Foreign Aid and Recurrent Cost: Donor Competition, Aid Proliferation, and Budget Support
Yutaka Arimoto and
Hisaki Kono ()
Review of Development Economics, 2009, vol. 13, issue 2, 276-287
Recent empirical studies reveal that effectiveness of aid on growth is ambiguous. The authors consider aid proliferation—excess aid investment relative to recurrent cost—as a potential cause that undermines aid effectiveness, because aid projects can only produce sustainable benefits when sufficient recurrent costs are disbursed. They consider the donor's budget support as a device to supplement the shortage of the recipient's recurrent cost and to alleviate the misallocation of inputs. However, when donors have self‐interested preferences for the success of their own projects over those conducted by others, they provide insufficient budget support relative to aid, which results in aid proliferation. Moreover, aid proliferation is shown to be worsened by the presence of more donors.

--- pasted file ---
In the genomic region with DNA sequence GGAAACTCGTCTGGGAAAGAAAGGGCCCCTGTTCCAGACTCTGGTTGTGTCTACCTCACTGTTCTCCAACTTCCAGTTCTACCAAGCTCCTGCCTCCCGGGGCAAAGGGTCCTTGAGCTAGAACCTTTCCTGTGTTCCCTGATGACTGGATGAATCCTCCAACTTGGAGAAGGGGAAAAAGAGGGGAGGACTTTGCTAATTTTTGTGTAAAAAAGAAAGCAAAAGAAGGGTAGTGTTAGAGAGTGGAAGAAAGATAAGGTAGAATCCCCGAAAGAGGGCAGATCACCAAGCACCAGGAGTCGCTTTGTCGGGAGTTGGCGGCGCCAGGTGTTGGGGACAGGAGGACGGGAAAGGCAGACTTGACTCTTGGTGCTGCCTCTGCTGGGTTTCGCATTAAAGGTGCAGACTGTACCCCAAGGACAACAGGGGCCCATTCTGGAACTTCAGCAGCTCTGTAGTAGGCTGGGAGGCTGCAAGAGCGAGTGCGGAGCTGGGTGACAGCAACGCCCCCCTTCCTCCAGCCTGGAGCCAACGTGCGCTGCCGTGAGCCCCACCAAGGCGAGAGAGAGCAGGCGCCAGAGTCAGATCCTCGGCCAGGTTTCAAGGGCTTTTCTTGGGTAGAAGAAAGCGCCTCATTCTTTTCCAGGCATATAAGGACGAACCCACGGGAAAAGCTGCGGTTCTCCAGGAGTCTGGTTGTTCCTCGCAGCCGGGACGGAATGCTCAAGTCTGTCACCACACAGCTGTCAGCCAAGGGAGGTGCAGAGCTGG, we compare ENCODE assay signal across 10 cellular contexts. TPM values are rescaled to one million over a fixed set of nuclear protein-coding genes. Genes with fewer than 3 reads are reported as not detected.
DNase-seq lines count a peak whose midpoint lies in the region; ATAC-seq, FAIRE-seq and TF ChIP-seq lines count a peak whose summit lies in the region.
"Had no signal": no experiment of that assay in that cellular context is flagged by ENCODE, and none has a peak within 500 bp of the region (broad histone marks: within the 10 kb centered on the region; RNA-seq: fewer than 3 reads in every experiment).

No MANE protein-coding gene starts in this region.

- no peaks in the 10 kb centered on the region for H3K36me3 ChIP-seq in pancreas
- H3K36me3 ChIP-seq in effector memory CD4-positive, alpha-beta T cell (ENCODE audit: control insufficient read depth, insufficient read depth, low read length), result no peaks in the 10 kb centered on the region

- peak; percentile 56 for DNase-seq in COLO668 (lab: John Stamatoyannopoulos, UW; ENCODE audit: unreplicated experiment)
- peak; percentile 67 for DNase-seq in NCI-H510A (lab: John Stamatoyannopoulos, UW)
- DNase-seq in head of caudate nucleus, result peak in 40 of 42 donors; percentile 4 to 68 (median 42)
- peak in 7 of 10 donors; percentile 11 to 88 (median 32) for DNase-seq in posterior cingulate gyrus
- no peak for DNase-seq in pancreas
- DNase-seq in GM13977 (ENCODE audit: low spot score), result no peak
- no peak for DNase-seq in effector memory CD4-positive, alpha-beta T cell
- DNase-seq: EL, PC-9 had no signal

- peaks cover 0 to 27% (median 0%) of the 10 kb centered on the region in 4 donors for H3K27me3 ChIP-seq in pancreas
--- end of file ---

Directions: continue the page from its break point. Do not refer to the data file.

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Working Paper: Foreign Aid and Recurrent Cost: Donor Competition, Aid Proliferation and Budget Support (2007)
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